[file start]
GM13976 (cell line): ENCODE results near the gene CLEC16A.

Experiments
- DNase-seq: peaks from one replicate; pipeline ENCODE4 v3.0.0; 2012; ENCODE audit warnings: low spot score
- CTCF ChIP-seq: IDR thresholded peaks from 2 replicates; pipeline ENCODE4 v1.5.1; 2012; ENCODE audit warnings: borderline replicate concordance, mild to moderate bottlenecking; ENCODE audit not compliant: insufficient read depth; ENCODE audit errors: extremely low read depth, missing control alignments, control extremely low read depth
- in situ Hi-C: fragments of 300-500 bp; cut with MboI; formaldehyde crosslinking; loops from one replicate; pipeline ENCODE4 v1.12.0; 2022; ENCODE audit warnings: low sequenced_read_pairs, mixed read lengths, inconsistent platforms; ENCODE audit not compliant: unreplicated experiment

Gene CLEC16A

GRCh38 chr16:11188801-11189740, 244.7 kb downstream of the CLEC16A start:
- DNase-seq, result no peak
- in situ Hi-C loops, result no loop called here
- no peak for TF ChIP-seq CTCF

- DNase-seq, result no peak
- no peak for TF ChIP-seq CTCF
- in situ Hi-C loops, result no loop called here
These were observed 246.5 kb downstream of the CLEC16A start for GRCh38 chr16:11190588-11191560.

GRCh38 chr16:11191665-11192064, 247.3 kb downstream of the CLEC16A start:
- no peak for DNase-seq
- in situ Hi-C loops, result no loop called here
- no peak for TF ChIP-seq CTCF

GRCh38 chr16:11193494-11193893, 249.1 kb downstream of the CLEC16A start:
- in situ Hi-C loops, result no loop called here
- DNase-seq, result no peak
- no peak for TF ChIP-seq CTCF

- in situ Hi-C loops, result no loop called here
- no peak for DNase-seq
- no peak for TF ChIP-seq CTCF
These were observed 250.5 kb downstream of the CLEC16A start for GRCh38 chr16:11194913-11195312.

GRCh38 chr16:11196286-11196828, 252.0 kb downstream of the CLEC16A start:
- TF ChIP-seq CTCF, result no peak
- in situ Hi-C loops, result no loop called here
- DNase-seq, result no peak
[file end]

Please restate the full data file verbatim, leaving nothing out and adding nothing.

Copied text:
GM13976 (cell line): ENCODE results near the gene CLEC16A.

Experiments
- DNase-seq: peaks from one replicate; pipeline ENCODE4 v3.0.0; 2012; ENCODE audit warnings: low spot score
- CTCF ChIP-seq: IDR thresholded peaks from 2 replicates; pipeline ENCODE4 v1.5.1; 2012; ENCODE audit warnings: borderline replicate concordance, mild to moderate bottlenecking; ENCODE audit not compliant: insufficient read depth; ENCODE audit errors: extremely low read depth, missing control alignments, control extremely low read depth
- in situ Hi-C: fragments of 300-500 bp; cut with MboI; formaldehyde crosslinking; loops from one replicate; pipeline ENCODE4 v1.12.0; 2022; ENCODE audit warnings: low sequenced_read_pairs, mixed read lengths, inconsistent platforms; ENCODE audit not compliant: unreplicated experiment

Gene CLEC16A

GRCh38 chr16:11188801-11189740, 244.7 kb downstream of the CLEC16A start:
- DNase-seq, result no peak
- in situ Hi-C loops, result no loop called here
- no peak for TF ChIP-seq CTCF

- DNase-seq, result no peak
- no peak for TF ChIP-seq CTCF
- in situ Hi-C loops, result no loop called here
These were observed 246.5 kb downstream of the CLEC16A start for GRCh38 chr16:11190588-11191560.

GRCh38 chr16:11191665-11192064, 247.3 kb downstream of the CLEC16A start:
- no peak for DNase-seq
- in situ Hi-C loops, result no loop called here
- no peak for TF ChIP-seq CTCF

GRCh38 chr16:11193494-11193893, 249.1 kb downstream of the CLEC16A start:
- in situ Hi-C loops, result no loop called here
- DNase-seq, result no peak
- no peak for TF ChIP-seq CTCF

- in situ Hi-C loops, result no loop called here
- no peak for DNase-seq
- no peak for TF ChIP-seq CTCF
These were observed 250.5 kb downstream of the CLEC16A start for GRCh38 chr16:11194913-11195312.

GRCh38 chr16:11196286-11196828, 252.0 kb downstream of the CLEC16A start:
- TF ChIP-seq CTCF, result no peak
- in situ Hi-C loops, result no loop called here
- DNase-seq, result no peak